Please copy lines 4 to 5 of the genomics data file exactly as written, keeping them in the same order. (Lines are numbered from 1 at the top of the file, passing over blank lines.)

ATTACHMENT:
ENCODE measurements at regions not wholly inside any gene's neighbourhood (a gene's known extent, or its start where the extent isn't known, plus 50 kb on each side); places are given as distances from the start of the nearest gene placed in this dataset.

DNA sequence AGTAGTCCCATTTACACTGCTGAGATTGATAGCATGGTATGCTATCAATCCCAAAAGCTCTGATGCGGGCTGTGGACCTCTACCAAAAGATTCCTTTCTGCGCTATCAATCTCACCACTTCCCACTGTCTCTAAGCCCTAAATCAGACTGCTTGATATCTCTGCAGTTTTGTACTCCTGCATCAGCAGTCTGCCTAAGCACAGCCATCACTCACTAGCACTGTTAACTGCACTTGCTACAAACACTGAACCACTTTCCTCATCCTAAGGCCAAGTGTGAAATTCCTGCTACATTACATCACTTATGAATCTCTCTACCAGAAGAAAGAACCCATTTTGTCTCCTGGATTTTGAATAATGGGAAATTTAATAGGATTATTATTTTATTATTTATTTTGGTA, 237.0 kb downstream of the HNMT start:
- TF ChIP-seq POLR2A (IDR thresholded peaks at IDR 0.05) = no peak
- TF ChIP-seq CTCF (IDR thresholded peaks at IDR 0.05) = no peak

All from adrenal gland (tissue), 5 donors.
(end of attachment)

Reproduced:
- TF ChIP-seq CTCF (IDR thresholded peaks at IDR 0.05) = no peak

All from adrenal gland (tissue), 5 donors.